the legislation of the country.
Mr. , DAWES remarked the Committee
on Appropriations had looked into the
matter and found no occasion to intimate
lack of integrity on the part of any offi
cers connected with the enrollment of .
Mr. ,KNOTT argued the proposition
to impose additiohal burdens on manu
facturers of whisky and tobacco was bad • •
faith on the part of Congress. : , '
Mr. ALLISON believed the present ,-
tax was sufficiently high, without im
posing additional burdens; bat still he
should Tote to make the correction, be
cause both Houses agreed to the parer
graph. It could be repealed, if it was
deemed right to do so.
Mr. LYNCH moved to amend the par
agraph by, making it apply only to In
ternal Revenue Bonded Warehouses.
Mi. DEWEES presumed there would
be no objection to the amendment.. .
Mr. ALLISON said there would be.
Mr. LYNCH explained the omitted
paragraph was intended only to apply to
the revenue warehouses, but its lan
guage was broad enough to make It ap- ,
ply to custom warehouses.
Mr. SCHENCK proposed that when the
House was called on to correct a blunder
of a clerk, it correct also a .blunder of
legislation. Such a provision should not
have been in an appropriation bill. The
reduction of the tax on Whisky had •
worked:well, and should not be affected
in such a *ay. Last year the tax had
produced $13,000,000, but now it was pro
ducing at the rate of po,oomoo a year.
The Goyernmertt could, therefore, well
afford to pay' its' own officers to do its
own business. The fact that it wasdoing
so now had probably had much to do
.with the larger collection of revenue
from that source. He protested against •
this whole system of legislation in appro- • _
priation bills about taxes, about offices.
about finances, and about everything
Mr. BUTLER said that the 'question
was whether an enrollitig clerk, by sect- •
dent or design, , should , be, allowed to
change a law taking Millions from the
treasury; and whether, when It comes
back to the House for correction, there
can be a lobby brought into requisition
to prevent such correction. He did not
know that there was a lobbying pressure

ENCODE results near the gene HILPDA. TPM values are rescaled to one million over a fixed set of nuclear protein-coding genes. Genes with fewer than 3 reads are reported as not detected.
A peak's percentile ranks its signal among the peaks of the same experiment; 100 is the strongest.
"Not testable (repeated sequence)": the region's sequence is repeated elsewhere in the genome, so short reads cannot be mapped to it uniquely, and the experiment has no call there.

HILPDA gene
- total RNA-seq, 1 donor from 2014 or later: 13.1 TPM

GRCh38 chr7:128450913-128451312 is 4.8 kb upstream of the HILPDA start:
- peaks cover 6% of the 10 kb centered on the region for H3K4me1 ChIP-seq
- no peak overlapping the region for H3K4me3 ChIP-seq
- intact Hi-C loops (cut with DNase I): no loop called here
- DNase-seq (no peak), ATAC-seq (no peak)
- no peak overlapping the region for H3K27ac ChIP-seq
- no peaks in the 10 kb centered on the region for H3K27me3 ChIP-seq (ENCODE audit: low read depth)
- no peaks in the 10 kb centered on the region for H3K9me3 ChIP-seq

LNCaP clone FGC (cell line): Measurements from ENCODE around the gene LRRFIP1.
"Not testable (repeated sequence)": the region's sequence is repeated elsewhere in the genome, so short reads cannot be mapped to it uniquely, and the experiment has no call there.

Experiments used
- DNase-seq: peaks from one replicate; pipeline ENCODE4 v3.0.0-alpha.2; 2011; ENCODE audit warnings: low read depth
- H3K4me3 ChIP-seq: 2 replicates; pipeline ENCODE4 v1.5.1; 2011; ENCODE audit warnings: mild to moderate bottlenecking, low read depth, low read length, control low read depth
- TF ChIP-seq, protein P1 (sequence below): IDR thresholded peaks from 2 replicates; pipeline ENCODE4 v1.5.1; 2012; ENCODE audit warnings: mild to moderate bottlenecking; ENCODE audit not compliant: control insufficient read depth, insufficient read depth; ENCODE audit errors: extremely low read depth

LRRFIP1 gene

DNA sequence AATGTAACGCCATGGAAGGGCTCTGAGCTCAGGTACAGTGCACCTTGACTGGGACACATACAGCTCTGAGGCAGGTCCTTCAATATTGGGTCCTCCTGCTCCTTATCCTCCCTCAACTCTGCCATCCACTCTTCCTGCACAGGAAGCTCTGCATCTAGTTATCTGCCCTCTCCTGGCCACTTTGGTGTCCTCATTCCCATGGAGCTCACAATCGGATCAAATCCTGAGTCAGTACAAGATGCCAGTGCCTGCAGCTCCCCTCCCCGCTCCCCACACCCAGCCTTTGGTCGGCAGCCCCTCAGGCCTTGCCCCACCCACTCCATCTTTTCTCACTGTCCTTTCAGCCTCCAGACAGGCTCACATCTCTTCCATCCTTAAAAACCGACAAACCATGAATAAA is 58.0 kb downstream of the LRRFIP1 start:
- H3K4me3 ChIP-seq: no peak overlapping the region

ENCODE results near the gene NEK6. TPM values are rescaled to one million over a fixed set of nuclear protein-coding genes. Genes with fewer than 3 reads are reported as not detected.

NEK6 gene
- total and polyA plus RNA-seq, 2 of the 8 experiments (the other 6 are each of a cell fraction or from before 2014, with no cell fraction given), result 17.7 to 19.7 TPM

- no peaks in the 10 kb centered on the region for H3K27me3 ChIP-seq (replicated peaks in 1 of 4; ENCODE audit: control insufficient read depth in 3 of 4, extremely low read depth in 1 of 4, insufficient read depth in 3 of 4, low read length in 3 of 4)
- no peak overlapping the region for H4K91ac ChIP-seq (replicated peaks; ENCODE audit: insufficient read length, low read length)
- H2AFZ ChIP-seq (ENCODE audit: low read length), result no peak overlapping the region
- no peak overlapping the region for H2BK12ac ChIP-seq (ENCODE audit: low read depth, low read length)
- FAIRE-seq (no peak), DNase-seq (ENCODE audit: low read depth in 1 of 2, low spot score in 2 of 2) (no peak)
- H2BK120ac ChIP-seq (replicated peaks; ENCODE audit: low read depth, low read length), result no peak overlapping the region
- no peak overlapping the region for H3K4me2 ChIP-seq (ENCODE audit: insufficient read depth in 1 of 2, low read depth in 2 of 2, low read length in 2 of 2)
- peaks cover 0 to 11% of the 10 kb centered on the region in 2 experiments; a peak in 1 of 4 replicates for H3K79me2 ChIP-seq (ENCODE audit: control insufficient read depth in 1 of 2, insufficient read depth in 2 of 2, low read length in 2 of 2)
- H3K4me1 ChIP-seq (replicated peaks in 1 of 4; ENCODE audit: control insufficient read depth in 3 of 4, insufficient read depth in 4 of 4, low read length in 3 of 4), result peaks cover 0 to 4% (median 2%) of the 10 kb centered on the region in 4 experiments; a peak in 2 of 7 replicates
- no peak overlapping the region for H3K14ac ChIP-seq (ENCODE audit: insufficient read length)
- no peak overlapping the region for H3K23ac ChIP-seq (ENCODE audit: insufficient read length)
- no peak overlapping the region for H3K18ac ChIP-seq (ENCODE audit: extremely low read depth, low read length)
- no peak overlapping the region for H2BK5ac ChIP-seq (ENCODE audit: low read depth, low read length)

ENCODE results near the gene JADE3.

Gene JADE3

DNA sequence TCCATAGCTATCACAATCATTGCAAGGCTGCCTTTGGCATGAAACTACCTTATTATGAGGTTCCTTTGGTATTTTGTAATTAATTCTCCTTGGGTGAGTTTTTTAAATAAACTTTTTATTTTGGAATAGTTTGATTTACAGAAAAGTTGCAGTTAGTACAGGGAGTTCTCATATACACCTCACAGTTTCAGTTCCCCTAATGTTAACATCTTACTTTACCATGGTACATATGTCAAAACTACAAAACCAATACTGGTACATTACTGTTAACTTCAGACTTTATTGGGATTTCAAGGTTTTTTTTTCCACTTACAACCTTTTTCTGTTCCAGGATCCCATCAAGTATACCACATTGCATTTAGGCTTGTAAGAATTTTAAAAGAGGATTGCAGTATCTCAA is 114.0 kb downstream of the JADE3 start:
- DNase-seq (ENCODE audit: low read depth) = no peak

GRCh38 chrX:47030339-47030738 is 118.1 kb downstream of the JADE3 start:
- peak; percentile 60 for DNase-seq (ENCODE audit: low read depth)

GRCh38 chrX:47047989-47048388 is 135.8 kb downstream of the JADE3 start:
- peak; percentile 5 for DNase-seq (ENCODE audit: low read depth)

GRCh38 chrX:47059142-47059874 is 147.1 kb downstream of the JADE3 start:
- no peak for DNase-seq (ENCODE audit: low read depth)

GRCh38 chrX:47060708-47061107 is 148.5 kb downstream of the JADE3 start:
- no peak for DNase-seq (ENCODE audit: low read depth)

in favor of keeping this provision , out of
Mr. SCHENCK—WiII the gentleman
state from what source that pressure
comes, and on whom it has been di
rected? - -
Mr. BUTLER--Every man can see as
well as I can see: every man can under
stand as well as I can understand; and I,
am not to be diverted from any Orgill:1164
by any attempt to get up,a aide issue.
Mr. SCHENCK—No side issue at an. •
The gentleman intimated that there le a -
lobby here pressing to prevent this para.
graph being put back. I wantldm to re
duce this flying of his, if he, dare. to the
shape of a direct charge againitioybody.
Mr.. BUTLER-4 dare Staid Up for the
Treasury of the United, States. ..The gen
tleman from Ohio has high courage to •
stand up for tho whisky ring:The coun
try may judge between-us. - , ' 3
Mr. ; SURRIWK—The gentleman may
. ... ,_
state that which he knoWit to De uhlrue ,
if he knoWeetayth_lPg Omit it.' -
Mr. BlFrL.F..R.,&teuppftd--,tbe result
would beihat Ire abonld, get into some
such discuss/Cu l'Undetsuind the gen-
tleman froinaltio - thoroughTY: I know
all his ink: and out!, . eLokeosto day he .
shall have them ,lnvestlitatod, when he
desires it. ' ''' ' ' "
Mr. BOBBINCI.K.—Wheti yonplease.
Mr. BUTLER — 1., *balk - take care
ball be done. ',
Mr. SORIIINOR.-4ust when you please.
Mr. BUTLER-0-BM let us not be di
verted font this obis Anestion. find that
the clerk who d item in
the eriroliment'of the bill hes heen, bo
lero thequestion came up in the House.-
stati Ws case to. SOO CheinOlil of She
Committee of 'Weys and Means, and
~h as found an advocate in him'.
Mr. SOFIENUK—I never beard of the
case before that clerk came to my seat,
while the 'gentleman from •Masembu
setts" was making an abusive attaok upon
him, somebody.. doing whet hilL
own colleague (Mr Dawes ) admits , was
nothins but an accident: •• - ,
Mr. BUTLER --I am confined to par
liamenutry language, and yet I hive not
received It. I made no abusive attack'
on anybody. I stated the facts, and I
state them again. At three o'clock in
the morning this - provision was in the
law; at five o'clock it was not in the law.
There was a million and a half doller a
year interested in having it fail, and it
(Continued on 133ghtli "NM)
tfcoWt.,'f , ;